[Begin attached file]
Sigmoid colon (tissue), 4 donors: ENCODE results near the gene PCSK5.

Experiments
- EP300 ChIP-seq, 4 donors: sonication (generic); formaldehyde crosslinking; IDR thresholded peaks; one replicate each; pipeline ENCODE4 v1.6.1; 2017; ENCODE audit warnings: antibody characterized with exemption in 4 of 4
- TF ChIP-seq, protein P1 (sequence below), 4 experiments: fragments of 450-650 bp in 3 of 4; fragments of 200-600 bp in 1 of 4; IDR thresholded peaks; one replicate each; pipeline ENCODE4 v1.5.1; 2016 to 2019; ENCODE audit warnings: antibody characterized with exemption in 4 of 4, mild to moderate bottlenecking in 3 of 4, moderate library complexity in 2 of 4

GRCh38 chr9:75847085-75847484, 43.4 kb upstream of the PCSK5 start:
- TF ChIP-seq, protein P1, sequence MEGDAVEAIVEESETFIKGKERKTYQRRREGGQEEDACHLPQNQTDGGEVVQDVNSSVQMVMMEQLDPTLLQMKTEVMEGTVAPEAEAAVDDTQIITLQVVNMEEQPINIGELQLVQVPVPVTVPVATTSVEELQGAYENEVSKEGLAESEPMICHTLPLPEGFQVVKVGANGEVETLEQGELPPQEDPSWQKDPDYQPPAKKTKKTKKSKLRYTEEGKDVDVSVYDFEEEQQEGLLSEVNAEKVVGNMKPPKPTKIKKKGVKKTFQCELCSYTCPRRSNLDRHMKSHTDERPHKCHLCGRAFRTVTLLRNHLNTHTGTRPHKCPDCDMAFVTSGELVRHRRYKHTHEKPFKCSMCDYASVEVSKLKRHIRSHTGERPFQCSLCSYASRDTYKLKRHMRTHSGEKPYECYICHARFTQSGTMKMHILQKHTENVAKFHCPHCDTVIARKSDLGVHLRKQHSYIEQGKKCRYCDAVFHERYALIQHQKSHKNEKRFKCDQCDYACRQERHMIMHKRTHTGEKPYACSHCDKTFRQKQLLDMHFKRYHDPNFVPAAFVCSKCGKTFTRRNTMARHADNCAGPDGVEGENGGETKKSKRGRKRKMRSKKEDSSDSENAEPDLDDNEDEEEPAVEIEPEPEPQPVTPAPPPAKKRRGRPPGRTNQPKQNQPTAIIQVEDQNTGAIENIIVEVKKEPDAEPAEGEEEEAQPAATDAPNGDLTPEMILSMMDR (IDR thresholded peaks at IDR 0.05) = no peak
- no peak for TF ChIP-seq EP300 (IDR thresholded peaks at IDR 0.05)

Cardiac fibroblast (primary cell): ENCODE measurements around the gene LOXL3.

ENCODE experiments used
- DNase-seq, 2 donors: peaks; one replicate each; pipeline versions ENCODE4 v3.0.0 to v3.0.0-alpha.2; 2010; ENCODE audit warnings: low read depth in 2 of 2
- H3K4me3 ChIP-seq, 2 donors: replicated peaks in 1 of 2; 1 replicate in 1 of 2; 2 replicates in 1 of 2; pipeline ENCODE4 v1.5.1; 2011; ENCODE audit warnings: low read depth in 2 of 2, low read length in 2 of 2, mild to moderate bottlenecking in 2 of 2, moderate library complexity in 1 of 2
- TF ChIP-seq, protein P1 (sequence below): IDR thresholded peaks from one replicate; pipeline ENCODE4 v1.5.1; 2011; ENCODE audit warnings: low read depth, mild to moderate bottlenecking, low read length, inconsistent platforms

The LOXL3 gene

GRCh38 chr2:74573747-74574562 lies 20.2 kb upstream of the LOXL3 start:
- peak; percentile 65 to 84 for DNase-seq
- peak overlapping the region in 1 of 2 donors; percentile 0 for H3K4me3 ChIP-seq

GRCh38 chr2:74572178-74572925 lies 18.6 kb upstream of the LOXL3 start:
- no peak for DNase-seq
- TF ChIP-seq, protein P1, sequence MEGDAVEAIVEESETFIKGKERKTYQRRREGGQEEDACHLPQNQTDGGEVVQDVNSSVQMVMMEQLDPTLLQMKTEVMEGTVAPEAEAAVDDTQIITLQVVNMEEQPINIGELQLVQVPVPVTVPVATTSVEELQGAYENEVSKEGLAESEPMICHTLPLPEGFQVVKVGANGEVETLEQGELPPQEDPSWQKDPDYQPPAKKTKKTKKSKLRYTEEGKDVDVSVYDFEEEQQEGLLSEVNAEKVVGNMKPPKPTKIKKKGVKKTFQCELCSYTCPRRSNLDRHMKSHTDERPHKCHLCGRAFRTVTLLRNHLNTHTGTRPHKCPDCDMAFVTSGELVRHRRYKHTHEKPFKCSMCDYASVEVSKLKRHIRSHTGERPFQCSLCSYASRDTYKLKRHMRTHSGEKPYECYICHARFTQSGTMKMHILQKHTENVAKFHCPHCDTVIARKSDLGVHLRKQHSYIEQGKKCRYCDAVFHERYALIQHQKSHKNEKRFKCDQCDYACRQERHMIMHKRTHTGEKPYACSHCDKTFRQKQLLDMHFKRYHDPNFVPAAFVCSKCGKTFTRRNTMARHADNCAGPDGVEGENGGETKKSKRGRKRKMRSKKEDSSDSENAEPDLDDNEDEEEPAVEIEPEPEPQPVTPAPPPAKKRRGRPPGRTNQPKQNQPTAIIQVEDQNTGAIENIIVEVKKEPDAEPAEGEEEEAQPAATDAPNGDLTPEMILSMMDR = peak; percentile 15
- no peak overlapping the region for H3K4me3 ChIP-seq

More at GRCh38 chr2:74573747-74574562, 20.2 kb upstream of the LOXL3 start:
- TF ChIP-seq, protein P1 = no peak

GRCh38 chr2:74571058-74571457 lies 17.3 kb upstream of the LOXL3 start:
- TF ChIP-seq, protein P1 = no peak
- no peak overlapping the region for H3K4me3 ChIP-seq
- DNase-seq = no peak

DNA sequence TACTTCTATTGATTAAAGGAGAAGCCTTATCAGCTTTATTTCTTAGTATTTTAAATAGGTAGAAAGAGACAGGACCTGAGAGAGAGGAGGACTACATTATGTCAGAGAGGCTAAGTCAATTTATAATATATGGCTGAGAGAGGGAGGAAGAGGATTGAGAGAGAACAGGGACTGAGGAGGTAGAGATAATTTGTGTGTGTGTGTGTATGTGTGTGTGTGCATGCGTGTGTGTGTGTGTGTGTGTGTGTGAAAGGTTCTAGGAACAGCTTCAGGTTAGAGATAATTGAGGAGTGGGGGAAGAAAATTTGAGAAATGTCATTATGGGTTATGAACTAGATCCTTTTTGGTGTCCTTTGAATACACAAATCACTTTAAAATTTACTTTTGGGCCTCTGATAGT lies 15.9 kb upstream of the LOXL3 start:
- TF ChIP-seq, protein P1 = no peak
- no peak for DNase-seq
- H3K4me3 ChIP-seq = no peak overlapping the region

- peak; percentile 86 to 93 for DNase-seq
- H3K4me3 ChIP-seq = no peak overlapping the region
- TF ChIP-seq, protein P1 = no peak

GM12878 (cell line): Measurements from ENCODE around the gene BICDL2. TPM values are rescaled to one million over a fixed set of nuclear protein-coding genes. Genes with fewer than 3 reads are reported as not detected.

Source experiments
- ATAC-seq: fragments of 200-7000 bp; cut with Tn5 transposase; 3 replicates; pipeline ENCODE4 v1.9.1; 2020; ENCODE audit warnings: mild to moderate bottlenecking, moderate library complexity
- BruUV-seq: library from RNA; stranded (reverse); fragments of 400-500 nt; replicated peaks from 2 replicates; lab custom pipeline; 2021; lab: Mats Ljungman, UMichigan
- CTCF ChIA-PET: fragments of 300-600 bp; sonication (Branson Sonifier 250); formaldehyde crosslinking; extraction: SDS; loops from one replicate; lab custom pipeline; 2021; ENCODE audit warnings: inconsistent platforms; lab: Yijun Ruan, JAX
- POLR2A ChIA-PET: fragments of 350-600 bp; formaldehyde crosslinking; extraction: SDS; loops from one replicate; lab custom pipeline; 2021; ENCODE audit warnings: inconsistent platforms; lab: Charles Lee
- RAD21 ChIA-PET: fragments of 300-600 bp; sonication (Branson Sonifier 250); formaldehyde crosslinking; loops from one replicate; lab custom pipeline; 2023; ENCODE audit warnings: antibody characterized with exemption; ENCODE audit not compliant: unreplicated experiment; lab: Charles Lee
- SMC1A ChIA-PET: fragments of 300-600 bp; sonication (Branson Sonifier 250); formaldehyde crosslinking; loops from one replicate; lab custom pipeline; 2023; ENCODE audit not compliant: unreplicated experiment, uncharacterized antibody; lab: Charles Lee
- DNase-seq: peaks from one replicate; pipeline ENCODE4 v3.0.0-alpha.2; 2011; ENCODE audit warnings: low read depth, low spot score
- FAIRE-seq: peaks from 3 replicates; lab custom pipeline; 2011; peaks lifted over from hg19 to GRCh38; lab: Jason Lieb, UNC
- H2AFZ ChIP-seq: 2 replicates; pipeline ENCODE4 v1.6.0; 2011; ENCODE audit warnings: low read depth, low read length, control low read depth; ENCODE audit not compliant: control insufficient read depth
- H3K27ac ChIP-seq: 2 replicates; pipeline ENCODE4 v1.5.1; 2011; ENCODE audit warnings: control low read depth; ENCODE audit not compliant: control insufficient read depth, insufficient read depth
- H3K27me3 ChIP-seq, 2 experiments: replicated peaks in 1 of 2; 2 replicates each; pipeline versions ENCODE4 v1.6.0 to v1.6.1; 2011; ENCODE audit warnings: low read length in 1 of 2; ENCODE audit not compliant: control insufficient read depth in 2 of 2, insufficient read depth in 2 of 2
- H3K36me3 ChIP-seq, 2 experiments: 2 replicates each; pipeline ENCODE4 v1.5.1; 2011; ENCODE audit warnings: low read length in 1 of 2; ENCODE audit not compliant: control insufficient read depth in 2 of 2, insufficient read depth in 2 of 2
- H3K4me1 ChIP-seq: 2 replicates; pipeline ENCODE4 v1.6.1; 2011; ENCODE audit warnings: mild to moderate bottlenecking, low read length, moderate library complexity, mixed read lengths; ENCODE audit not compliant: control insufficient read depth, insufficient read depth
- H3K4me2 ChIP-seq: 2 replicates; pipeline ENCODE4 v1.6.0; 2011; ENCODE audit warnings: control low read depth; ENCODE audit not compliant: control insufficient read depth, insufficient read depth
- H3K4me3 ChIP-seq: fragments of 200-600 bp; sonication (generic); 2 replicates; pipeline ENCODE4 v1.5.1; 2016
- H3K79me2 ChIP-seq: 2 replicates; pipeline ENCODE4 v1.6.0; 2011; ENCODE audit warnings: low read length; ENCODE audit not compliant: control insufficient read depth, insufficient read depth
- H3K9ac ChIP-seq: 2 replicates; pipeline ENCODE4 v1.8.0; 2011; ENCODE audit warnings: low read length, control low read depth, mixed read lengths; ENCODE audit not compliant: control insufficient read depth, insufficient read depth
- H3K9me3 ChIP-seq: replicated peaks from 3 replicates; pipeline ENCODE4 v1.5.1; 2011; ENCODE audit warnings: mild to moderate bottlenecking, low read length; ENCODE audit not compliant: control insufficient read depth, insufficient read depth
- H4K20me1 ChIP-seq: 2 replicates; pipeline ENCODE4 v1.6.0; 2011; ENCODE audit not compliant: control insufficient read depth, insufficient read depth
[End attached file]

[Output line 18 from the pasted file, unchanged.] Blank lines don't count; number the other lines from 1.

- no peak for DNase-seq